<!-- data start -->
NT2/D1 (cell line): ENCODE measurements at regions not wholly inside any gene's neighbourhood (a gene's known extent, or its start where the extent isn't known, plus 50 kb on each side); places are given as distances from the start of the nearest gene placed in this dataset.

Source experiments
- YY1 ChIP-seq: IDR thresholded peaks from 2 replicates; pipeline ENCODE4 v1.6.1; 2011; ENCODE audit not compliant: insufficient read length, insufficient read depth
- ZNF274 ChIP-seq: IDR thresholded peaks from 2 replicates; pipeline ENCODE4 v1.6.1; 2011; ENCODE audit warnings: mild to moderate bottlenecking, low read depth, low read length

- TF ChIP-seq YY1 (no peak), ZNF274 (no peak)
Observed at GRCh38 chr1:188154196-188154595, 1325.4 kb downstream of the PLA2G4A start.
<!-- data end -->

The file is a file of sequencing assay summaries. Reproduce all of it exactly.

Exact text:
NT2/D1 (cell line): ENCODE measurements at regions not wholly inside any gene's neighbourhood (a gene's known extent, or its start where the extent isn't known, plus 50 kb on each side); places are given as distances from the start of the nearest gene placed in this dataset.

Source experiments
- YY1 ChIP-seq: IDR thresholded peaks from 2 replicates; pipeline ENCODE4 v1.6.1; 2011; ENCODE audit not compliant: insufficient read length, insufficient read depth
- ZNF274 ChIP-seq: IDR thresholded peaks from 2 replicates; pipeline ENCODE4 v1.6.1; 2011; ENCODE audit warnings: mild to moderate bottlenecking, low read depth, low read length

- TF ChIP-seq YY1 (no peak), ZNF274 (no peak)
Observed at GRCh38 chr1:188154196-188154595, 1325.4 kb downstream of the PLA2G4A start.